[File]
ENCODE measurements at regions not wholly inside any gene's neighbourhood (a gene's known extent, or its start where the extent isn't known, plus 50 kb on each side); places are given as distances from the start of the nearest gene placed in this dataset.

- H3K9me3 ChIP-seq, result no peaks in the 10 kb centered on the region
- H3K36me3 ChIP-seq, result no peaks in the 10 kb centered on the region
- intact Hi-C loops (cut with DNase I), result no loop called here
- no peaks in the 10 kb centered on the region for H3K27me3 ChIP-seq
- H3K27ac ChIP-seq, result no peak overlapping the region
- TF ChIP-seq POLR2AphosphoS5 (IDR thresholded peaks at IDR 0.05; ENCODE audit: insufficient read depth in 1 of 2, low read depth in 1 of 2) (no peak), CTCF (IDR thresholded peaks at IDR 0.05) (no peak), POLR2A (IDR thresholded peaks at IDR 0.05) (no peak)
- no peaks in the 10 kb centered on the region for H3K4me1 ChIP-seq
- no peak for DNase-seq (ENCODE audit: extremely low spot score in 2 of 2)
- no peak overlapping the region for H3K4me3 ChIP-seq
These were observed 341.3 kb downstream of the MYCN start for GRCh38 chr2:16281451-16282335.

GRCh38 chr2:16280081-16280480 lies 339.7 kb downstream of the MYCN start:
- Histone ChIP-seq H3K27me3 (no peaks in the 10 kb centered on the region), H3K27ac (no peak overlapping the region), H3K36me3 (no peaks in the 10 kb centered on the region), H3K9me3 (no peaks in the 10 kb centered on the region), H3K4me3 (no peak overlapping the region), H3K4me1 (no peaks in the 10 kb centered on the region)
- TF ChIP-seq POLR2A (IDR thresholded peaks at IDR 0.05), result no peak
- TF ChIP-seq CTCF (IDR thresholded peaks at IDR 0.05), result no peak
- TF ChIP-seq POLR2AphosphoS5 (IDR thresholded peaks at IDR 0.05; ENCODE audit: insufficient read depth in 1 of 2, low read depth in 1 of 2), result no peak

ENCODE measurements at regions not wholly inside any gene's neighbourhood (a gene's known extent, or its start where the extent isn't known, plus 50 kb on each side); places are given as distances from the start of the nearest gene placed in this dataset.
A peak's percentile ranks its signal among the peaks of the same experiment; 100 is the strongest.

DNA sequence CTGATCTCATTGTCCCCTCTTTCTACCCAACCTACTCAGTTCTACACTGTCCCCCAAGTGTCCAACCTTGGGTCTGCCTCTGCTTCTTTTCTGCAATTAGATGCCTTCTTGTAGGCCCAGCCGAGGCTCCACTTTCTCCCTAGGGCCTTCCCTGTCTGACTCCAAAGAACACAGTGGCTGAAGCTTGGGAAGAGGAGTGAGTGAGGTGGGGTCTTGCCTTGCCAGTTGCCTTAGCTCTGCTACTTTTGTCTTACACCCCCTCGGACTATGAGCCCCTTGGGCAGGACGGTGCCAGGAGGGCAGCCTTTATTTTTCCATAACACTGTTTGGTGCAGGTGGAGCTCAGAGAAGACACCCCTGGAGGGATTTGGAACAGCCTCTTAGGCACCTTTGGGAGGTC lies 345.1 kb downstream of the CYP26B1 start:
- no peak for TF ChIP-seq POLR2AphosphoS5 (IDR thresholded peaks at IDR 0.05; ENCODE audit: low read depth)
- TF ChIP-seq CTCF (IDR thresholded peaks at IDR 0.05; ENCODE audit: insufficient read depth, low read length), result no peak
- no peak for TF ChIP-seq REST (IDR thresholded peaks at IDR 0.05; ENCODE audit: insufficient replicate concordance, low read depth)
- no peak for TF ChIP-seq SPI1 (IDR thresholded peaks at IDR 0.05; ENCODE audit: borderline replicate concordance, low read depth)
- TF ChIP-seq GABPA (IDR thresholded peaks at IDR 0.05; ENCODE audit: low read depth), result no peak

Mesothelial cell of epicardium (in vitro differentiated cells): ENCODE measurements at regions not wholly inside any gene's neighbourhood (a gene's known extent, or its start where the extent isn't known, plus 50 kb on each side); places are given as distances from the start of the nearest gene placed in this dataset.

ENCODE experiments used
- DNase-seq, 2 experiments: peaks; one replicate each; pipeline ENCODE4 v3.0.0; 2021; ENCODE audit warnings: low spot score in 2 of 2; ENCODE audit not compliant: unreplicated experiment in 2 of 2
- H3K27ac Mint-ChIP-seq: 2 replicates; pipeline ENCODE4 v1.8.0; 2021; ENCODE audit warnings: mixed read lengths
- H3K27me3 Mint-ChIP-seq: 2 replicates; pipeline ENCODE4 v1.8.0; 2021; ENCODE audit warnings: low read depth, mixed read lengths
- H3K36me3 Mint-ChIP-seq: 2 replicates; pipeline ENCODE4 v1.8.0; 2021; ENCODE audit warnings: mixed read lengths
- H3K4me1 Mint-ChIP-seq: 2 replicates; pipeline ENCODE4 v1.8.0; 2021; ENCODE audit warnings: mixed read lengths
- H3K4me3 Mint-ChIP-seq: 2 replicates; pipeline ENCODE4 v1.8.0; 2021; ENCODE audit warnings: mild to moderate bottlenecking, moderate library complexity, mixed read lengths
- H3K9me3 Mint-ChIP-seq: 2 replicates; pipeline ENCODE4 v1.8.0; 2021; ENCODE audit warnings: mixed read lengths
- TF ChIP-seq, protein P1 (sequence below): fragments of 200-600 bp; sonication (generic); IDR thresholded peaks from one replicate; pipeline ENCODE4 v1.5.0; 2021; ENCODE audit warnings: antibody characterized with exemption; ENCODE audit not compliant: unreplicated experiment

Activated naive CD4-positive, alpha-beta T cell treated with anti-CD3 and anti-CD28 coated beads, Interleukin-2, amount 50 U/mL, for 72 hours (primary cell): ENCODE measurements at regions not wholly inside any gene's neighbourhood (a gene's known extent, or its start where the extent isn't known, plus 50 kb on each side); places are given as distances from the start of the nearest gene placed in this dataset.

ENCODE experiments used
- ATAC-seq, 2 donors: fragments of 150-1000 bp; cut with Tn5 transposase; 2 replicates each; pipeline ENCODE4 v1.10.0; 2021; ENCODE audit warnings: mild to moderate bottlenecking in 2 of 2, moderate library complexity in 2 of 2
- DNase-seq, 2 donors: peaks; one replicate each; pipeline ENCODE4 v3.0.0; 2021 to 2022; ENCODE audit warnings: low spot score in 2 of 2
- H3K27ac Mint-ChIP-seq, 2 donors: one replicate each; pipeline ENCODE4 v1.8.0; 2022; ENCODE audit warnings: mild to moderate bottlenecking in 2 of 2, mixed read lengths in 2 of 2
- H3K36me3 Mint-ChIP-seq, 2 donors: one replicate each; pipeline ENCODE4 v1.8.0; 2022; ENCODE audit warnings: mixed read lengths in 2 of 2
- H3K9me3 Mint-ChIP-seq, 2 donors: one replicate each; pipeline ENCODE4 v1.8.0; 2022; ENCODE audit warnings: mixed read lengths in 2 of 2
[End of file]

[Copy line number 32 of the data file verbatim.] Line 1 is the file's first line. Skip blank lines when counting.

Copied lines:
- H3K4me3 Mint-ChIP-seq: 2 replicates; pipeline ENCODE4 v1.8.0; 2021; ENCODE audit warnings: mild to moderate bottlenecking, moderate library complexity, mixed read lengths